Baka Pygmies in eastern Cameroon are protesting the destruction of their forest habitat by European and Chinese logging companies. The Pygmies say the logging companies reap huge profits and leave little in return.
Forty-five-year old Paul Ongwana talks through a bullhorn as he moves from one Baka Pygmy settlement to the next in Magou village, 45 kilometers from Cameroon's eastern town of Lomie. He is urging locals to join him in trying to keep logging company trucks out of their village.
Ongwana said residents are angry because the forest which makes up their history, culture, and livelihood is being destroyed.
He said their village has grown from barely 25 Pygmy families to more than 200 within one year. But it still lacks schools, hospitals and recreational facilities that logging companies promised to construct 20 years ago when they first started exploiting the forest. He says many Chinese come to their villages just to exploit them.
Hundreds respond to Ongwana's call and dance in protest on the only road in their neighborhood. Villagers say logging companies constructed the road two decades ago to transport wood out of the forest. The only school in the village sits by the road.
Village chief Rodrique Alama said they will block the road until their message gets through to the government of Cameroon.
He said logging companies take advantage of the population's innocence. They refuse to give them information about the quantity of wood and forest resources the government authorizes them to exploit. He says trees as old as 100 years are harvested within seconds, and none are planted, while the animals and natural resources the people live on are being destroyed.
Baka Pygmies are an ethnic group spread through rain forests in Cameroon, Congo, Gabon and Central African Republic. They are very short people with most adults standing less than one and a half meters tall.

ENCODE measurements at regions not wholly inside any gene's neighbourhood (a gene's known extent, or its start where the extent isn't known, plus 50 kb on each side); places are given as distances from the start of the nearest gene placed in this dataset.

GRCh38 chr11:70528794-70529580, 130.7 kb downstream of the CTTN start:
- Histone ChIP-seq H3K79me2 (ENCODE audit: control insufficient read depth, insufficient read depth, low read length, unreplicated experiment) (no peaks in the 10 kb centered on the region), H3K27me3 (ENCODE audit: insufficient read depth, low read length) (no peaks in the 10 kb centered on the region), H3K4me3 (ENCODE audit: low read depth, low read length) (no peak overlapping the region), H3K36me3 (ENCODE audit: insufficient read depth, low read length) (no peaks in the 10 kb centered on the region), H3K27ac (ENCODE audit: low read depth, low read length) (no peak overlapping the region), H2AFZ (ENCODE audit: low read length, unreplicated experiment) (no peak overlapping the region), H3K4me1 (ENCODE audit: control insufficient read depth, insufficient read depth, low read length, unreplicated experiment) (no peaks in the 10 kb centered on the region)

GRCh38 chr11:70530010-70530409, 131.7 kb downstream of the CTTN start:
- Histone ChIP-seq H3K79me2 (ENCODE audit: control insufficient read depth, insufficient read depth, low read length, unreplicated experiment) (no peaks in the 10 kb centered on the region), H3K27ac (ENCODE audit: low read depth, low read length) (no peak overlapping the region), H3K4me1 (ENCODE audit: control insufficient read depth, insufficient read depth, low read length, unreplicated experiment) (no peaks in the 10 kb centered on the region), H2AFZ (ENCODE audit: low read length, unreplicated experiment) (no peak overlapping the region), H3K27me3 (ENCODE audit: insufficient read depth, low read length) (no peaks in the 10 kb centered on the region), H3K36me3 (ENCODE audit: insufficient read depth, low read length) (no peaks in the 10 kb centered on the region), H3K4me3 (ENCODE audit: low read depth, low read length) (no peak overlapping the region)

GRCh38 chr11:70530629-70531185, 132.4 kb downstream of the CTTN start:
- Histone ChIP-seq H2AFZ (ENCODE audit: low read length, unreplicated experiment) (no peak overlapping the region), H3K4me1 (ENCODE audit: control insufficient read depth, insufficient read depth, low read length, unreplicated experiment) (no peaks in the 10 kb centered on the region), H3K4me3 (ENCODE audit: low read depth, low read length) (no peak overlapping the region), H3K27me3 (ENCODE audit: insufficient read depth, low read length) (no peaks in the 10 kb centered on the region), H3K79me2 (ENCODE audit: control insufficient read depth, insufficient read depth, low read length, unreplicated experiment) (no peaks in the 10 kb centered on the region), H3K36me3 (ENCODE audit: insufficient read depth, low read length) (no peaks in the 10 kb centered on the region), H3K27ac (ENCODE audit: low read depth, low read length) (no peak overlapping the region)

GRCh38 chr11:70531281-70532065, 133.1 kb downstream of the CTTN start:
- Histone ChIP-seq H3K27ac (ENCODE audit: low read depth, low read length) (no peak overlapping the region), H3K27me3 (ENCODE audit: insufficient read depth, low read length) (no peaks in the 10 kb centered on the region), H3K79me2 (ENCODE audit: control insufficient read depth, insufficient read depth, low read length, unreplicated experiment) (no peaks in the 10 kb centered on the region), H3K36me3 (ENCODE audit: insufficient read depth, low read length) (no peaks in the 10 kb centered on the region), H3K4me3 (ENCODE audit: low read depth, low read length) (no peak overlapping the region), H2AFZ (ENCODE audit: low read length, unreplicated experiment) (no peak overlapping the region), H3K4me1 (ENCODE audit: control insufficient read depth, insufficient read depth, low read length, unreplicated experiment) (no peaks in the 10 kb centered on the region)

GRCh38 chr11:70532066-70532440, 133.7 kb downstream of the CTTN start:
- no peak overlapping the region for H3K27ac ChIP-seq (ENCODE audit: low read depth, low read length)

The destruction of the forest resources which Pygmies depend on is breeding poverty and ill health, say villagers. They have lived off the forest's wild animals and fruits for thousands of years and use its natural herbs as medicine.
Logging companies contacted by VOA declined requests for interview. But one company, China Wood, said it paid up to 20 percent of its income from logging as a royalty after paying taxes.
Cameroon's Ministry of Forestry and Wildlife gives permission for companies to cut trees in the forest, under the stipulation that at least 10 percent of the income goes to local communities.
Local government divisional officer Isidore Tchoffo says not all of the money is spent on the Baka Pygmy community, but authorities stand ready to support them.
But he said the Baka Pygmies should show that they will make good use of the infrastructure by sending their children to the only school they have and farming on the vast fertile lands around them. He said when Baka Pygmies start doing that, the state will provide more schools, hospitals and the social services they are requesting.
There are an estimated 75,000 Baka Pygmies living in the rich forests of eastern Cameroon. Rights groups say indigenous forest peoples like the Baka are among the most exploited in the region.